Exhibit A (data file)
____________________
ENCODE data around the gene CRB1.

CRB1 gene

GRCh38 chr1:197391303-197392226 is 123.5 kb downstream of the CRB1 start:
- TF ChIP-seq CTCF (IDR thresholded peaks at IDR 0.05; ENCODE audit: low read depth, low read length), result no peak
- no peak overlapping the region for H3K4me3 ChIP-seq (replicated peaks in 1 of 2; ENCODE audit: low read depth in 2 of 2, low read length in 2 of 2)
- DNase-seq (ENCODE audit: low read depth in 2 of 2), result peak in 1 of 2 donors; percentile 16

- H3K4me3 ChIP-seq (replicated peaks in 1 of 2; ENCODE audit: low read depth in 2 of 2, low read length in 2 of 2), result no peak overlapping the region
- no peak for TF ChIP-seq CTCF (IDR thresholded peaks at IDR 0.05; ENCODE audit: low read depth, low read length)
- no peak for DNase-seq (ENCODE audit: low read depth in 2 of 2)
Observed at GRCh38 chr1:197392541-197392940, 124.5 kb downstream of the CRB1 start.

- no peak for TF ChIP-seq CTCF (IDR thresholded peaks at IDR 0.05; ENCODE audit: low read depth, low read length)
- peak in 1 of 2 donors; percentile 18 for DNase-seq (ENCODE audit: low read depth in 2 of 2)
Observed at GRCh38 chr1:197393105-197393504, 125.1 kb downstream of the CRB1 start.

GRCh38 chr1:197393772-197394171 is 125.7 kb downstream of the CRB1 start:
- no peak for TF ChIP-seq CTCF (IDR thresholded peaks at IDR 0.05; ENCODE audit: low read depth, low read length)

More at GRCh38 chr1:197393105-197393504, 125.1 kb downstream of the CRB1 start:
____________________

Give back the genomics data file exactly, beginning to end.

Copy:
ENCODE data around the gene CRB1.

CRB1 gene

GRCh38 chr1:197391303-197392226 is 123.5 kb downstream of the CRB1 start:
- TF ChIP-seq CTCF (IDR thresholded peaks at IDR 0.05; ENCODE audit: low read depth, low read length), result no peak
- no peak overlapping the region for H3K4me3 ChIP-seq (replicated peaks in 1 of 2; ENCODE audit: low read depth in 2 of 2, low read length in 2 of 2)
- DNase-seq (ENCODE audit: low read depth in 2 of 2), result peak in 1 of 2 donors; percentile 16

- H3K4me3 ChIP-seq (replicated peaks in 1 of 2; ENCODE audit: low read depth in 2 of 2, low read length in 2 of 2), result no peak overlapping the region
- no peak for TF ChIP-seq CTCF (IDR thresholded peaks at IDR 0.05; ENCODE audit: low read depth, low read length)
- no peak for DNase-seq (ENCODE audit: low read depth in 2 of 2)
Observed at GRCh38 chr1:197392541-197392940, 124.5 kb downstream of the CRB1 start.

- no peak for TF ChIP-seq CTCF (IDR thresholded peaks at IDR 0.05; ENCODE audit: low read depth, low read length)
- peak in 1 of 2 donors; percentile 18 for DNase-seq (ENCODE audit: low read depth in 2 of 2)
Observed at GRCh38 chr1:197393105-197393504, 125.1 kb downstream of the CRB1 start.

GRCh38 chr1:197393772-197394171 is 125.7 kb downstream of the CRB1 start:
- no peak for TF ChIP-seq CTCF (IDR thresholded peaks at IDR 0.05; ENCODE audit: low read depth, low read length)

More at GRCh38 chr1:197393105-197393504, 125.1 kb downstream of the CRB1 start: